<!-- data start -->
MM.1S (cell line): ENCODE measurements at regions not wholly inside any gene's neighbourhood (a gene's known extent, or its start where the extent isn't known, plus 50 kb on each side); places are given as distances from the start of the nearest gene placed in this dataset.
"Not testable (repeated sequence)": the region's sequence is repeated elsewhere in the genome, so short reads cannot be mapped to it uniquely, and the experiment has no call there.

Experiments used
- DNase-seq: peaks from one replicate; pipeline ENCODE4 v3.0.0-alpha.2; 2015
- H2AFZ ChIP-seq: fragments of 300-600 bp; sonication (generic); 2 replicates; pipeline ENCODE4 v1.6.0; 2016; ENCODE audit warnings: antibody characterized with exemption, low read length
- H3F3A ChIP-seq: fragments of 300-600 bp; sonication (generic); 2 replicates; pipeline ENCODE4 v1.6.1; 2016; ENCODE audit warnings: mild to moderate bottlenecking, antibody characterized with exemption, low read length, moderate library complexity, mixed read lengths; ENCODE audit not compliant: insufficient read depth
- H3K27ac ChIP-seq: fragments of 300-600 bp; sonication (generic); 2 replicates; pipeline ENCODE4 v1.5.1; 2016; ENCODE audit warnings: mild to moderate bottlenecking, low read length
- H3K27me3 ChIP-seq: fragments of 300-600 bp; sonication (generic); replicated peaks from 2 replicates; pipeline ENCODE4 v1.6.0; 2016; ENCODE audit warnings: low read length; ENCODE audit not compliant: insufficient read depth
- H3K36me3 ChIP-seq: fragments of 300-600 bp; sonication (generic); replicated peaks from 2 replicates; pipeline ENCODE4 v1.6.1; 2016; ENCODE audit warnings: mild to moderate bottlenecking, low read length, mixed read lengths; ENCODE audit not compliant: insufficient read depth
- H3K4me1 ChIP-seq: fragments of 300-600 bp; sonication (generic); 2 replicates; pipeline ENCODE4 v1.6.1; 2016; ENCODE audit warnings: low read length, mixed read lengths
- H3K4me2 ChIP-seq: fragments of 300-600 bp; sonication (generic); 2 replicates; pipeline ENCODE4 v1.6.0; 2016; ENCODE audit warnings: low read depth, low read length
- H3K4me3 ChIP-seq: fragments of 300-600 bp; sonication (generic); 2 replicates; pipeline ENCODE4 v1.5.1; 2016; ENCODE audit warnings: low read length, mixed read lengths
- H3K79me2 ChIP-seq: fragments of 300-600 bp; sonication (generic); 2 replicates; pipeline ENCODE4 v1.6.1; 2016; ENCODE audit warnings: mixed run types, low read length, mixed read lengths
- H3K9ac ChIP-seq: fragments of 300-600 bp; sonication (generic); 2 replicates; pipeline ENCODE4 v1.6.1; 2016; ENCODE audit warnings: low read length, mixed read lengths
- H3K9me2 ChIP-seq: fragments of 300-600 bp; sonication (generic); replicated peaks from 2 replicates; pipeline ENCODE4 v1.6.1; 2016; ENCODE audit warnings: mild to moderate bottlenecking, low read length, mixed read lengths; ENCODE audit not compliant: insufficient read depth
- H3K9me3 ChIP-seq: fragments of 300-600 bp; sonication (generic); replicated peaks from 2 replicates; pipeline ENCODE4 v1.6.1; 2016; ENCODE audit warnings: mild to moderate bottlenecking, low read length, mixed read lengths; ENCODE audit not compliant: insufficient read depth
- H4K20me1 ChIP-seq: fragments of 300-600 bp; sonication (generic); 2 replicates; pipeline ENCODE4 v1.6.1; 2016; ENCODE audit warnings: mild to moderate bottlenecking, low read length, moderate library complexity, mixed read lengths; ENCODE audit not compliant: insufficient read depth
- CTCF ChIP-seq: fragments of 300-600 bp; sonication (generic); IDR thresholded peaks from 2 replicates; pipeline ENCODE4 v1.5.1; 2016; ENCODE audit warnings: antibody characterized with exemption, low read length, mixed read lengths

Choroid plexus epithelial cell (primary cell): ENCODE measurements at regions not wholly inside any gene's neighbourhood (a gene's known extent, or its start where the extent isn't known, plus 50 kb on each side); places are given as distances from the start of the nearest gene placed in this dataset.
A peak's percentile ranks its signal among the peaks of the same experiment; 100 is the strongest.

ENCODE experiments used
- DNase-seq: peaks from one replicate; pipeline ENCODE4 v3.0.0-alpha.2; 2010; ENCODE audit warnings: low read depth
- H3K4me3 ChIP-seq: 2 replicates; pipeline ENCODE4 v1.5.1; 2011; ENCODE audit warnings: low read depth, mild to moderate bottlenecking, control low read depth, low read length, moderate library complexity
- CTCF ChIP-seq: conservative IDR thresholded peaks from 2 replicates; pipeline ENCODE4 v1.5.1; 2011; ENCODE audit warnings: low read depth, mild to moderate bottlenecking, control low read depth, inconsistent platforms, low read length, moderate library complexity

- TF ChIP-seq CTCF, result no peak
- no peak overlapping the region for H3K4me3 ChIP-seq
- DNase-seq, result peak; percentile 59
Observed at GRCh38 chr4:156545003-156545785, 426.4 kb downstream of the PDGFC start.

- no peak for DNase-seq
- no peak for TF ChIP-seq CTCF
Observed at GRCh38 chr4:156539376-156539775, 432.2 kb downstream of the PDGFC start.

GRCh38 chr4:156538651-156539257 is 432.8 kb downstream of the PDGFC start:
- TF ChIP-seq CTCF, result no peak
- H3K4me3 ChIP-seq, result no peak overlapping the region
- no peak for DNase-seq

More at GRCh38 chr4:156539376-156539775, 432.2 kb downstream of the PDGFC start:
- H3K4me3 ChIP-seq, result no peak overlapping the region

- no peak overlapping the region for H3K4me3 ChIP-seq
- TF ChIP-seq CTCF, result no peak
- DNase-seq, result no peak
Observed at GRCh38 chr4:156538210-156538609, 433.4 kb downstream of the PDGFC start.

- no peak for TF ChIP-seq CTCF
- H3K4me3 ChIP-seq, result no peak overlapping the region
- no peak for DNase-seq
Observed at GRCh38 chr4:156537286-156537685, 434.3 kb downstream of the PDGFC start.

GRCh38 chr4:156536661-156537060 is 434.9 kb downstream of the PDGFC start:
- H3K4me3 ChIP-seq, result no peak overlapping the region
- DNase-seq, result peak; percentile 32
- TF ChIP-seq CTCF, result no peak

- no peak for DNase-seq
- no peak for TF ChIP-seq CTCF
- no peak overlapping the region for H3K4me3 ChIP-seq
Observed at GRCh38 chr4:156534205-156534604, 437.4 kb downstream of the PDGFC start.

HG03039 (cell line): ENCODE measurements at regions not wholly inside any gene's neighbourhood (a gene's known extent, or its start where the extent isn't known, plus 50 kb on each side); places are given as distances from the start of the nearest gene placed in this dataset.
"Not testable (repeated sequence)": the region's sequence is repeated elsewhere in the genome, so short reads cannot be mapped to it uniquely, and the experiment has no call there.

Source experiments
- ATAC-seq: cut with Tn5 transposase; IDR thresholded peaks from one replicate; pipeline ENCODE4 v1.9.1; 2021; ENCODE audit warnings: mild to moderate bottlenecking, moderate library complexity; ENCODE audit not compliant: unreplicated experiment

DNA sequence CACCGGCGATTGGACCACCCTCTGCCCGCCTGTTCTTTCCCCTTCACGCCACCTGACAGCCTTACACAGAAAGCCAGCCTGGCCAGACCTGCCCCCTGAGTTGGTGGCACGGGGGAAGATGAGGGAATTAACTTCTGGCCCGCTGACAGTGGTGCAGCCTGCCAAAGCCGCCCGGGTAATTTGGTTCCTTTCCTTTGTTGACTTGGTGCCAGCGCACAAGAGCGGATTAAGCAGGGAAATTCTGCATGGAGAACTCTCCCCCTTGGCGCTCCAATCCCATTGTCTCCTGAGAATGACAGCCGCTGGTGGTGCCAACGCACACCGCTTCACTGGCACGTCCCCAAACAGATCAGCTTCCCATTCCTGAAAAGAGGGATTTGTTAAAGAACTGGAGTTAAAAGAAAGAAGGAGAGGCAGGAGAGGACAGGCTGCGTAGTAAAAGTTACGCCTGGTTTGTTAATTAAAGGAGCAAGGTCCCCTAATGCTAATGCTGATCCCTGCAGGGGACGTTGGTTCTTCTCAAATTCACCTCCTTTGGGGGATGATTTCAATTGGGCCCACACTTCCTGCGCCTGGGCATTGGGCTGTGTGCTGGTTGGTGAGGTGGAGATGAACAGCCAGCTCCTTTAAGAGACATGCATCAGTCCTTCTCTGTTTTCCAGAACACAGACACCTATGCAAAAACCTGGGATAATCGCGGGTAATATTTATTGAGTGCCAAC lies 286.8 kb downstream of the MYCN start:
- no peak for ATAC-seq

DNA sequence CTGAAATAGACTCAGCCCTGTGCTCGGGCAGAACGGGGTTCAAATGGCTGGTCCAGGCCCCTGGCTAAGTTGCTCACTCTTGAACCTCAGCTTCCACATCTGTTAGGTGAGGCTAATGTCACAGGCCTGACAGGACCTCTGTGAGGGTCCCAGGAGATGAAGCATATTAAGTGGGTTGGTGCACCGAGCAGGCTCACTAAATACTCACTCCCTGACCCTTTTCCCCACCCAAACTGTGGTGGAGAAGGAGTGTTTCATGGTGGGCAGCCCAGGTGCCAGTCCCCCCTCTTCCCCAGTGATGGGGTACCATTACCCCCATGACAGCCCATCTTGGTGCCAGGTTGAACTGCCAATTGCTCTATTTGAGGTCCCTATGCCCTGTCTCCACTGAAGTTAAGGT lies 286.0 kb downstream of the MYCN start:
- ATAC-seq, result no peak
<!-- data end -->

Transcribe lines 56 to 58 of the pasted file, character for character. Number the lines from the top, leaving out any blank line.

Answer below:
Source experiments
- ATAC-seq: cut with Tn5 transposase; IDR thresholded peaks from one replicate; pipeline ENCODE4 v1.9.1; 2021; ENCODE audit warnings: mild to moderate bottlenecking, moderate library complexity; ENCODE audit not compliant: unreplicated experiment

DNA sequence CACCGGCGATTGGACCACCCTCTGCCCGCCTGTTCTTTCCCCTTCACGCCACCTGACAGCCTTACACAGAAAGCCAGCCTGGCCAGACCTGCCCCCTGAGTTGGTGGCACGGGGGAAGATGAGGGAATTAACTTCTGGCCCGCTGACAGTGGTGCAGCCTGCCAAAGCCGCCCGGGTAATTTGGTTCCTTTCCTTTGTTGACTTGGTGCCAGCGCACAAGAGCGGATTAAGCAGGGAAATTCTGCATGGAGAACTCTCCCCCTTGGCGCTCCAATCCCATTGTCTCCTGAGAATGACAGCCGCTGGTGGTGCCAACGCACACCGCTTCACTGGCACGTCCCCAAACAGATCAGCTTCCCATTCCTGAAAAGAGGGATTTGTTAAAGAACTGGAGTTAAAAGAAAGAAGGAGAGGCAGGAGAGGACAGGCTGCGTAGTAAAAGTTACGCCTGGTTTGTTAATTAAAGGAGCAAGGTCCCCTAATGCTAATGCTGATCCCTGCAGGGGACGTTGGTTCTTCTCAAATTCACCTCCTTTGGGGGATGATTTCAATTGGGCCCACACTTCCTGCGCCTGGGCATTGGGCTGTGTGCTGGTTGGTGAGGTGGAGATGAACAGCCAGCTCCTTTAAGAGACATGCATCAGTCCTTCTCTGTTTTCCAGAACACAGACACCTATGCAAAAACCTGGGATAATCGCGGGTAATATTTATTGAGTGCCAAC lies 286.8 kb downstream of the MYCN start: